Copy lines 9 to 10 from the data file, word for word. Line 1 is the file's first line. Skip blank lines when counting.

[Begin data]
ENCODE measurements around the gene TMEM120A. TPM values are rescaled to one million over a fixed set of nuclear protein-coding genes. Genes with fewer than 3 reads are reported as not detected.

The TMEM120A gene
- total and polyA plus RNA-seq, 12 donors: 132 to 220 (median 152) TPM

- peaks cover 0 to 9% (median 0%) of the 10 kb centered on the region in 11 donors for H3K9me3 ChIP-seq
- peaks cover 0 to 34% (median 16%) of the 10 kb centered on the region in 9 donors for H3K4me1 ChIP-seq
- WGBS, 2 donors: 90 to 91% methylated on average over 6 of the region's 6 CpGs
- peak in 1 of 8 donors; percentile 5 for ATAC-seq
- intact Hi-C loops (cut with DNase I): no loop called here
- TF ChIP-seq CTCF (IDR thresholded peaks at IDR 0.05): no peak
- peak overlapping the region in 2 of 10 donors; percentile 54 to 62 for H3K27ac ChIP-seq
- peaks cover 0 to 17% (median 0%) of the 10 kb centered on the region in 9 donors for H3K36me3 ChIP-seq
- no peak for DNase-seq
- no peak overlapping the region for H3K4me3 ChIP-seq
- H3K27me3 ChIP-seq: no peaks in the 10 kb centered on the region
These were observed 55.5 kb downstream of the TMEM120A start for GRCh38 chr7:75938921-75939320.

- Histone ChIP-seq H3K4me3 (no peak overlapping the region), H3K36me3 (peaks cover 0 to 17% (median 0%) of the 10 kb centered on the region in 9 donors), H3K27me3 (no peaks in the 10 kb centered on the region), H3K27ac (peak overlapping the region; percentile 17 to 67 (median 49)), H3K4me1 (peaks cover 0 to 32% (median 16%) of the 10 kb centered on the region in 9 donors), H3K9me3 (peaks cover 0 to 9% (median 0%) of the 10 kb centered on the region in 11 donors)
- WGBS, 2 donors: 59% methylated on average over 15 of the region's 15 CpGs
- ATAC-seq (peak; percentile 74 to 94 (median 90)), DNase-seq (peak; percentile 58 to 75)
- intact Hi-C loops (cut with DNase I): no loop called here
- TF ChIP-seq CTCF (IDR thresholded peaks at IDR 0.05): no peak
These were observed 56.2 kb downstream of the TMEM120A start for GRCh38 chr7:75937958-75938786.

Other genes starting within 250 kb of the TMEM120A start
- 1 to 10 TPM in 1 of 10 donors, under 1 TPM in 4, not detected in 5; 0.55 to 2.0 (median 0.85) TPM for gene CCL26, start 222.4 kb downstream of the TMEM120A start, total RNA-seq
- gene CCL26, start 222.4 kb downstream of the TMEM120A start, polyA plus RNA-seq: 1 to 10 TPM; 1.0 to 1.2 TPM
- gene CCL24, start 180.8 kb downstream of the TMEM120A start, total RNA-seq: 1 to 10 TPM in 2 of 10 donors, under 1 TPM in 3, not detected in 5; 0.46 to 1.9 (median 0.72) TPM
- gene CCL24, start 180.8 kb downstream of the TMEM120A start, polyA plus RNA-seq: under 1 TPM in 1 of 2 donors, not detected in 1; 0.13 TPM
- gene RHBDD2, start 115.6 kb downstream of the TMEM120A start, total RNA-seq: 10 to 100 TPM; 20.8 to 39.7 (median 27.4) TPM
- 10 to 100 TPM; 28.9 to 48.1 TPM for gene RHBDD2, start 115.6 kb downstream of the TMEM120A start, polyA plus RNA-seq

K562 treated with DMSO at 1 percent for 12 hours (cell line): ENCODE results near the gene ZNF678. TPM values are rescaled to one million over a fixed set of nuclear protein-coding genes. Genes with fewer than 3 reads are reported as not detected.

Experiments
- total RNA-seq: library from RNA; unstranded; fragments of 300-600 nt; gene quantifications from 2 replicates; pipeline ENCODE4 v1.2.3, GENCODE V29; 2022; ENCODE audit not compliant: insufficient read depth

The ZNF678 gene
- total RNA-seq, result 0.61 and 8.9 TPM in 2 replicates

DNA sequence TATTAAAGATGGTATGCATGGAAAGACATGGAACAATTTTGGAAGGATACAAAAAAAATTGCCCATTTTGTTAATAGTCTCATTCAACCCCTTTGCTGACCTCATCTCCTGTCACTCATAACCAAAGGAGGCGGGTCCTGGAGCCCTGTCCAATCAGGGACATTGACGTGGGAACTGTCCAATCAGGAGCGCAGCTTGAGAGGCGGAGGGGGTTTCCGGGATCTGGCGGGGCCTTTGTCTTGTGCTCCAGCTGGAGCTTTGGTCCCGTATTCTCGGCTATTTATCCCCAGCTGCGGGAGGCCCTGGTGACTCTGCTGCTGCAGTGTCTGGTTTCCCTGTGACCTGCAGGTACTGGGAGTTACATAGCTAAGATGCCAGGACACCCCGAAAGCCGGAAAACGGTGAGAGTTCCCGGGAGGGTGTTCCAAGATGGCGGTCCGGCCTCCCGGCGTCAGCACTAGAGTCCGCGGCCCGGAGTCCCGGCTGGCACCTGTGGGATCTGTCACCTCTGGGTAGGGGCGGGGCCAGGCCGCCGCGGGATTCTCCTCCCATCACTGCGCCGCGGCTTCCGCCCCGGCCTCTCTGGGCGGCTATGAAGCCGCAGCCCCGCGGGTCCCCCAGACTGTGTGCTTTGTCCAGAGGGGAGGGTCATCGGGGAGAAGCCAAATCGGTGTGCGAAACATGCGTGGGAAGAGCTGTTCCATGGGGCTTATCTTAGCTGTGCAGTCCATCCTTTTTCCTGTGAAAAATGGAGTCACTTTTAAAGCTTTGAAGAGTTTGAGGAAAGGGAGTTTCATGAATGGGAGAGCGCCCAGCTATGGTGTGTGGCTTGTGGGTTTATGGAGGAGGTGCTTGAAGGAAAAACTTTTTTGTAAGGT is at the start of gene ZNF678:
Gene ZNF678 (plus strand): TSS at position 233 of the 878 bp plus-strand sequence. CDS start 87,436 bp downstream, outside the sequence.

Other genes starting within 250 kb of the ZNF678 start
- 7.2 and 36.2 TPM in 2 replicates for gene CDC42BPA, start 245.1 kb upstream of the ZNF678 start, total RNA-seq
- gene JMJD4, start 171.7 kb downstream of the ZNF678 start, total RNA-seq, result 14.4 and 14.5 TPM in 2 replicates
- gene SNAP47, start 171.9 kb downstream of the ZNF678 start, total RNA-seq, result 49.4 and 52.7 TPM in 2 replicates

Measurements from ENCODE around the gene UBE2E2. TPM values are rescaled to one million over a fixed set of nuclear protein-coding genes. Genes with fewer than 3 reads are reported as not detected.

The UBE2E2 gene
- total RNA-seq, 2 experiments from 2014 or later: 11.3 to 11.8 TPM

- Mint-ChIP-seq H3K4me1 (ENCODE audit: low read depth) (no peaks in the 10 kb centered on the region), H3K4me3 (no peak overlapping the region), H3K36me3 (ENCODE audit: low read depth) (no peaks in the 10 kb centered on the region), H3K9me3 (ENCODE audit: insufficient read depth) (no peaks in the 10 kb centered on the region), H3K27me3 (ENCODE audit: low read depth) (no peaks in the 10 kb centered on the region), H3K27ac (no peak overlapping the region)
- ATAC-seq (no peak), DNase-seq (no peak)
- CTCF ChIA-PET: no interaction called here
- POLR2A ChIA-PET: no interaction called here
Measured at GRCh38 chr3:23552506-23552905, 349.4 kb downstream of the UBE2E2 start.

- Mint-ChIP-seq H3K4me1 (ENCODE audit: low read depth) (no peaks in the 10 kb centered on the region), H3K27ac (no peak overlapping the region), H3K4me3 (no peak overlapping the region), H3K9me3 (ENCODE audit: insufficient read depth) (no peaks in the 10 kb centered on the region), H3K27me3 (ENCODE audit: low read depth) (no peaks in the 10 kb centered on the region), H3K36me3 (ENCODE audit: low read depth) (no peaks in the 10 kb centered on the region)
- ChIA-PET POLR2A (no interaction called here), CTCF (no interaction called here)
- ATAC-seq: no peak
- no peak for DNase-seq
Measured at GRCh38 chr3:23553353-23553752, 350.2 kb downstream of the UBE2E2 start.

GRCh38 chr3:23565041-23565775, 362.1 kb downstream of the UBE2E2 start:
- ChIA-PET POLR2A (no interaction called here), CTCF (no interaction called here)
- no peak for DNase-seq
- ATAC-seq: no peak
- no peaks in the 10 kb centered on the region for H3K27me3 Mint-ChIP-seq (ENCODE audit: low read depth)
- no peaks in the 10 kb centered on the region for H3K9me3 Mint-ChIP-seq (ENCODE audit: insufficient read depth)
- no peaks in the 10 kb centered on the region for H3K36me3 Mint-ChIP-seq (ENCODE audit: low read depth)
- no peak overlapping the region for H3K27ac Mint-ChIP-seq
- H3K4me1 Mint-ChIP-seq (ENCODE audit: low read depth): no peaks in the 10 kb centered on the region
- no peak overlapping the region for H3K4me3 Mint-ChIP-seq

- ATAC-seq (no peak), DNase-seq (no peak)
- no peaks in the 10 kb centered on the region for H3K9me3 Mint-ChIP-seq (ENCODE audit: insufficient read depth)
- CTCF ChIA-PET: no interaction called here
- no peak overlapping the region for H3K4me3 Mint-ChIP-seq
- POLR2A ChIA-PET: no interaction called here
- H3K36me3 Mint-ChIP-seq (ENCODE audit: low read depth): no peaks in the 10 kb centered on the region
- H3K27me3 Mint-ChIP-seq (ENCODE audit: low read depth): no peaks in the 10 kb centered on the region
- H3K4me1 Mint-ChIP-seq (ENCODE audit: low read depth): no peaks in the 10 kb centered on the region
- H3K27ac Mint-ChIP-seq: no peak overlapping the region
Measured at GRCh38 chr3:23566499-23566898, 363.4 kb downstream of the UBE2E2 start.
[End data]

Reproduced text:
- TF ChIP-seq CTCF (IDR thresholded peaks at IDR 0.05): no peak
- peak overlapping the region in 2 of 10 donors; percentile 54 to 62 for H3K27ac ChIP-seq